If you get an inquiry from someone who says they have an insurance policy you’ve never heard of, document as much information as you can in case you need to report it to the police. Then, call the insurer and determine whether there is in fact a policy. You can look up insurance companies and their phone numbers on our website. If you find out someone is attempting to scam you, report it to your local law enforcement agency. You can find a list of law enforcement agencies on the state's 211 website.

An insurance company will never call you and ask you to send them cash or gift cards in order to get a life insurance benefit. Sadly, even during a time of grief, consumers have to be on guard against scammers.

More information:

Wednesday, February 11, 2015

Top 10 types of complaints we got from consumers in 2014

A big part of what we do is helping consumers resolve complaints they have against insurance companies. In 2014, we received and processed 6,135 complaints from consumers and helped them recover more than $9.5 million in insurance billings, refunds and claims issues.
Here are the top five categories of complaints we fielded from consumers in 2014 for both property and casualty (P&C) insurance, and life and disability (L&D) insurance. 
 
Property insurance covers losses of physical property, including homes, rental residences, anything you own, vehicles, boats, and essentially anything you own. Casualty insurance pays for negligence and liability. Collectively, property and casualty insurance is referred to as P&C insurance. Not surprisingly, three of the top five complaint types we got for P&C insurance involve auto insurance and claims.
  1. Auto insurance liability claims. Frequent complaints we heard from consumers involved disputes of liability in auto claims, the degree of their liability in the claim, poor investigations by insurers, disputed accident facts and complaints from at-fault drivers about insurers trying to collect money from them.
  2. Personal injury protection (PIP) claims. Washington drivers can get PIP insurance to pay for claims that involve injuries to the driver and passengers in their personal vehicles. We received complaints about delayed payments, denied claims, reduced payments, insurers questioning the medical necessity of care, and their requests for medical exams following an accident. PIP insurance is additional coverage to an auto insurance policy and consumers can choose to waive the coverage; however, they often don’t recall waiving the coverage and call us to complain that their insurer won’t pay PIP claims. It’s important to read your policies and know what you are covered for.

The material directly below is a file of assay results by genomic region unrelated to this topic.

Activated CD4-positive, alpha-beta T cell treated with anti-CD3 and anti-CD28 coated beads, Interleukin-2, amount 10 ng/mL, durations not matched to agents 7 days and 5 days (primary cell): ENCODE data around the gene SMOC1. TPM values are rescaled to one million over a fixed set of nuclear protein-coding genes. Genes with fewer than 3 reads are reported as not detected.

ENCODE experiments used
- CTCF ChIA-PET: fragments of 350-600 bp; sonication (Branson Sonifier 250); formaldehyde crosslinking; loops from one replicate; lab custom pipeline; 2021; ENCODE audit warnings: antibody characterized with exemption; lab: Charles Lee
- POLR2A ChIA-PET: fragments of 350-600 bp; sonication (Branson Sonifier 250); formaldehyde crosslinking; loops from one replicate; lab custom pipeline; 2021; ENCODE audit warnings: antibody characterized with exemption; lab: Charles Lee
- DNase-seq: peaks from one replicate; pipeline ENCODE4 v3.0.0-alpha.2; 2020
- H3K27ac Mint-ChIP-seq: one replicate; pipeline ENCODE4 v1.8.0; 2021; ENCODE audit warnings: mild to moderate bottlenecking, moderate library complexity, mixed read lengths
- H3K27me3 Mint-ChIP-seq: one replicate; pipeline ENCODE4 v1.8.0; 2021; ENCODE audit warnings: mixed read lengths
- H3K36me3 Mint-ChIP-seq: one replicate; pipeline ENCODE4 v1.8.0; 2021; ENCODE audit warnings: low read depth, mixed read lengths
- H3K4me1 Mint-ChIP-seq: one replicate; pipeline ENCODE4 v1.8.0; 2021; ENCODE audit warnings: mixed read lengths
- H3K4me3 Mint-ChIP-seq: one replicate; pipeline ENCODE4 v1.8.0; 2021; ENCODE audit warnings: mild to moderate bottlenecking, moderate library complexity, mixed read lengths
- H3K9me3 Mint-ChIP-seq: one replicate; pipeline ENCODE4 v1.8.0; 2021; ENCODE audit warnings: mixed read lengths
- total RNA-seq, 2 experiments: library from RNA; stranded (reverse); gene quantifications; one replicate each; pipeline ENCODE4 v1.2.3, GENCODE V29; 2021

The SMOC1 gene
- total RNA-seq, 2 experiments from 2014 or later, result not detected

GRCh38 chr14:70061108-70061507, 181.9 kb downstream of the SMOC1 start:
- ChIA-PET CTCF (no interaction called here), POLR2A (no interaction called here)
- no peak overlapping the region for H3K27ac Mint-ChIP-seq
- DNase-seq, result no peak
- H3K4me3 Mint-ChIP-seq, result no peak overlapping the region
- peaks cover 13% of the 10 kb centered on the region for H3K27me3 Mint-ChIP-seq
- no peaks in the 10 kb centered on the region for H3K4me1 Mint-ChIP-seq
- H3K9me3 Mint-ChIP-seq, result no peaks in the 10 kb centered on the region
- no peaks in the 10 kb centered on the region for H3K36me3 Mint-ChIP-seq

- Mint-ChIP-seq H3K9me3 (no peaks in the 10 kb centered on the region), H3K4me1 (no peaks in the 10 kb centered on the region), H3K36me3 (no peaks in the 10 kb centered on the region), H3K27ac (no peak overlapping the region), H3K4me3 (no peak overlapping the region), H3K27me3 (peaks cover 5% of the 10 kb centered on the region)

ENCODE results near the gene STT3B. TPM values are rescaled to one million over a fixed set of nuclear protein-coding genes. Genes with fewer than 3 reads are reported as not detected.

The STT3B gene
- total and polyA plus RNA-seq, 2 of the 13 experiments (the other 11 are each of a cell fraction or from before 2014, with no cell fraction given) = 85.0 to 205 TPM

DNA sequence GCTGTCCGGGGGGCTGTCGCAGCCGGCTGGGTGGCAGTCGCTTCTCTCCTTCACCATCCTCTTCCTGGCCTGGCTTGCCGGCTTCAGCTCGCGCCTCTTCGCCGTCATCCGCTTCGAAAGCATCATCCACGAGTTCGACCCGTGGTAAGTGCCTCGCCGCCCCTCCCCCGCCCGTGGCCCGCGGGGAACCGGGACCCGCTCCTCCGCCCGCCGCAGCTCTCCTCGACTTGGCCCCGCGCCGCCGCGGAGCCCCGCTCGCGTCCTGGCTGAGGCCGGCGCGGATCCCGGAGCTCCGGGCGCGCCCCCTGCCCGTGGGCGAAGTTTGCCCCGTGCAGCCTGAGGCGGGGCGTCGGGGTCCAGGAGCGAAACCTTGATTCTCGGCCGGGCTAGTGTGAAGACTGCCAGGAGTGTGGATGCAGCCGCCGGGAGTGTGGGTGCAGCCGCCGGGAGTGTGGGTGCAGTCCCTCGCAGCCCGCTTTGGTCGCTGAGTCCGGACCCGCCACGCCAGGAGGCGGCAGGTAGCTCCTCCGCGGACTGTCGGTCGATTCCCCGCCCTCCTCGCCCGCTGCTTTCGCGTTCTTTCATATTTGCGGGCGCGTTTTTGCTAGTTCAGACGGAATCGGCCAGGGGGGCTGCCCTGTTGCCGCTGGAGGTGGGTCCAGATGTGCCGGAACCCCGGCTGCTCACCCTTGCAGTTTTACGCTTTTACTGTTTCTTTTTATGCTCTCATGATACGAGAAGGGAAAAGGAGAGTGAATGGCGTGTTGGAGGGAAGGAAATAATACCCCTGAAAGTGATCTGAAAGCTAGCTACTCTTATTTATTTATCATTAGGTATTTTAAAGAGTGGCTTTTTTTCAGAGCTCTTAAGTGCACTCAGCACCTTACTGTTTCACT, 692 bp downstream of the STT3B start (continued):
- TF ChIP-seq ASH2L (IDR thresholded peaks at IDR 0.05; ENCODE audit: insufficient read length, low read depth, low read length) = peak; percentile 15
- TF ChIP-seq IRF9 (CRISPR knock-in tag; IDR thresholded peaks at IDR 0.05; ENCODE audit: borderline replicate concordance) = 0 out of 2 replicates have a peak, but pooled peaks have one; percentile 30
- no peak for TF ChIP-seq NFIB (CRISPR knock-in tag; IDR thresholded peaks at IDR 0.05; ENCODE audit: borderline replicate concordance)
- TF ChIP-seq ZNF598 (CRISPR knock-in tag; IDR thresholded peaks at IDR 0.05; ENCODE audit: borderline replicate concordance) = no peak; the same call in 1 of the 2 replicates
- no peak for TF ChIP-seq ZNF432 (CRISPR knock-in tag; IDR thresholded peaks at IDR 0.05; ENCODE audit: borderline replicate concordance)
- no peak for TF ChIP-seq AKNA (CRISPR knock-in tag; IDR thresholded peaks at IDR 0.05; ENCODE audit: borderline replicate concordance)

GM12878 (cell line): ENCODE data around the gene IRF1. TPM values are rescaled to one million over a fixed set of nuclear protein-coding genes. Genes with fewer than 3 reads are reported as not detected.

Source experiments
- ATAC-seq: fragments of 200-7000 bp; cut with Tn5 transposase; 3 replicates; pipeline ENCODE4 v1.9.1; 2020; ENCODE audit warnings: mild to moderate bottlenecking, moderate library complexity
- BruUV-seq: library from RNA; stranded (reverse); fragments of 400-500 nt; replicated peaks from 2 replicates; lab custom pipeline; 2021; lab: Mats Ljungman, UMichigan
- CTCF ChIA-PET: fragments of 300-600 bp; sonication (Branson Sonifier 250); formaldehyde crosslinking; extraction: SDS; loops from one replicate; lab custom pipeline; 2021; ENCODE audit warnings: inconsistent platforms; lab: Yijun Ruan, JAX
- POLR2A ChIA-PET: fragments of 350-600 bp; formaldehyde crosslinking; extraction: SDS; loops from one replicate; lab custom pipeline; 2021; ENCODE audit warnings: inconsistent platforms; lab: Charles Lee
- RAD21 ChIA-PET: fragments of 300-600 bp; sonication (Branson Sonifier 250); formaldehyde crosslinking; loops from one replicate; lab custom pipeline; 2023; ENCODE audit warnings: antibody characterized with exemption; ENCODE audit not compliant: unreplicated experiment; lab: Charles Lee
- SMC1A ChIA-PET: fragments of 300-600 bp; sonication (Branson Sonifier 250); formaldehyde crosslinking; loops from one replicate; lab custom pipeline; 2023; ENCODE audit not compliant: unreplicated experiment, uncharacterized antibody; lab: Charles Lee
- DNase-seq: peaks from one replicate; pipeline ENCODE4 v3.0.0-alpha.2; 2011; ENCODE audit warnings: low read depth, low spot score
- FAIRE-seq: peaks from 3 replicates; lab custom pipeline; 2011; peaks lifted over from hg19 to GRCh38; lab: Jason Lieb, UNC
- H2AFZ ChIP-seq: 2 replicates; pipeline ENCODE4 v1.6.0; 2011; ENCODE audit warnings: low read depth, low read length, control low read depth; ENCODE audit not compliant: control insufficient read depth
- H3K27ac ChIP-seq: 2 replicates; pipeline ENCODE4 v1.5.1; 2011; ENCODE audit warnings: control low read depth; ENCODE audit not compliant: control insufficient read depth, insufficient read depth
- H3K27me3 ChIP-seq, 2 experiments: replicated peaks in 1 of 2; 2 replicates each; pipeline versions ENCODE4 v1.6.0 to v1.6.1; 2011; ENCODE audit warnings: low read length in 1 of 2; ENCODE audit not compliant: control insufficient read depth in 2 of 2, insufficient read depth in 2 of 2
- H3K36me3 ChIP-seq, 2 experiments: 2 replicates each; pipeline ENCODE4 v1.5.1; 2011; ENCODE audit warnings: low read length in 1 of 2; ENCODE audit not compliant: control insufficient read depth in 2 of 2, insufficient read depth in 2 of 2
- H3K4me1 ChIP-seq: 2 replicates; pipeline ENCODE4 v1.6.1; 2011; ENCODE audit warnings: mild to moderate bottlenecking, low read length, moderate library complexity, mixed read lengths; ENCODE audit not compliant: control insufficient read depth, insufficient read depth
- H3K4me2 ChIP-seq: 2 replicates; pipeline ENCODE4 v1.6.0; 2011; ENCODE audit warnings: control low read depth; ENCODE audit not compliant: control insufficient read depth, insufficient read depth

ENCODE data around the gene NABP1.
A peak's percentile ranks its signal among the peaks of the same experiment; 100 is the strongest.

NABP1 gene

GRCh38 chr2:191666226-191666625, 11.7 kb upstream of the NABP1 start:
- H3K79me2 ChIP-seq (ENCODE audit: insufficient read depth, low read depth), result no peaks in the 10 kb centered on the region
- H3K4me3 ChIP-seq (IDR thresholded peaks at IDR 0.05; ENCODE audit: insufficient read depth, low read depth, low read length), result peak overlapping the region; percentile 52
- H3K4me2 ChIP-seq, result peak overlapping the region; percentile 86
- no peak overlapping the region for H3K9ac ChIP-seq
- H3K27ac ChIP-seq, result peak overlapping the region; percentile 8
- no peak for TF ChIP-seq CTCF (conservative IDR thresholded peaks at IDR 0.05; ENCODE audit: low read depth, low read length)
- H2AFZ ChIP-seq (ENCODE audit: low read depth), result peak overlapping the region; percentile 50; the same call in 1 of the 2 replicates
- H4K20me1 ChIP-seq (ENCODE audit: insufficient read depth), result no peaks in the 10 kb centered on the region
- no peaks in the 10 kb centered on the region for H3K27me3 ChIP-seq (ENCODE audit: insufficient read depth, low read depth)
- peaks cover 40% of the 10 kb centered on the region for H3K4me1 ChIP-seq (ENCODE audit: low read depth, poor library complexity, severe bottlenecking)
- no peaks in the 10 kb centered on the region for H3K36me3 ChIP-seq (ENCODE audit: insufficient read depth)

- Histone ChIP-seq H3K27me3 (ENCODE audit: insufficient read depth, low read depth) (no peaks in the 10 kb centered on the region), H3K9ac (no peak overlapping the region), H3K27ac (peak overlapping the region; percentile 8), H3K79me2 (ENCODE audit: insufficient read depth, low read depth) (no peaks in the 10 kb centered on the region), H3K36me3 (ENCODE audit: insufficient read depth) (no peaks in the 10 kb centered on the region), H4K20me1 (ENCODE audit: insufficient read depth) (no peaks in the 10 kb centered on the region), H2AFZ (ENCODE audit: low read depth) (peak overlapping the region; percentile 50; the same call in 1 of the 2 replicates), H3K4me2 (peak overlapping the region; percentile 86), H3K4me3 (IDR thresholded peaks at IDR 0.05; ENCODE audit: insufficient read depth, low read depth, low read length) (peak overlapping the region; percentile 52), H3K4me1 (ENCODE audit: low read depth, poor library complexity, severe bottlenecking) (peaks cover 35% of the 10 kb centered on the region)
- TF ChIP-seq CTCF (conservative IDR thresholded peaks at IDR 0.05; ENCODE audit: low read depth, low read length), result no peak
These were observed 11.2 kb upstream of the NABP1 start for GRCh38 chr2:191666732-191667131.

3. Auto collision claims. Complaints included delayed payments, denied payments, reduced payments, and arguments about what caused the collision. Insurers do not have to pay for damage that wasn’t caused by a covered peril, such as a collision. For example, if the car’s axle snaps and causes the driver to crash, the insurer will pay for the collision damage but they won’t pay for the snapped axle because it’s a maintenance issue. We also heard from consumers who had complaints about the auto shops they selected to do the repairs. We do not regulate repair shops or repair work, so it’s up to consumers to work with the businesses they select.
  4. Commercial insurance claims. Commercial insurance is purchased by businesses to cover their property and liability related to their business. We heard from consumers about delayed claim payments, denied payments, reduced payments and disagreements about what caused the loss. As with auto collisions, we heard from businesses that had issues with contractors and the way they did repair work, which is not under our regulatory authority. We also heard from businesses about premium audits, which insurance companies are allowed to conduct periodically to evaluate whether the business is paying a premium that’s too high or too low for their policies, and we received complaints when insurers canceled or opted not to renew policies, which they are allowed to do with advance written notice.
  5. Homeowner insurance, which covers your home, contents, and personal liability. We received complaints from consumers about delayed claim payments, denied claim payments, reduced payments, liability disputes, problems with contractors and their work, policy cancellations and non-renewals. We also received complaints about insurance companies not paying for the cause of the loss. For example, if an old hot water tank bursts due to rust and deterioration, and the water damages your floors, the insurer will generally pay for the damage to the floors but not to replace the old water tank, which is considered a homeowner maintenance expense. 
Life insurance pays your beneficiaries after your death. Health insurance helps pay for medicine, visits to the doctor or emergency room, hospital stays and other medical expenses. Disability insurance pays you an income if you become disabled and unable to work. We respond daily to questions about health insurance coverage and policies. Here are the top five complaint types: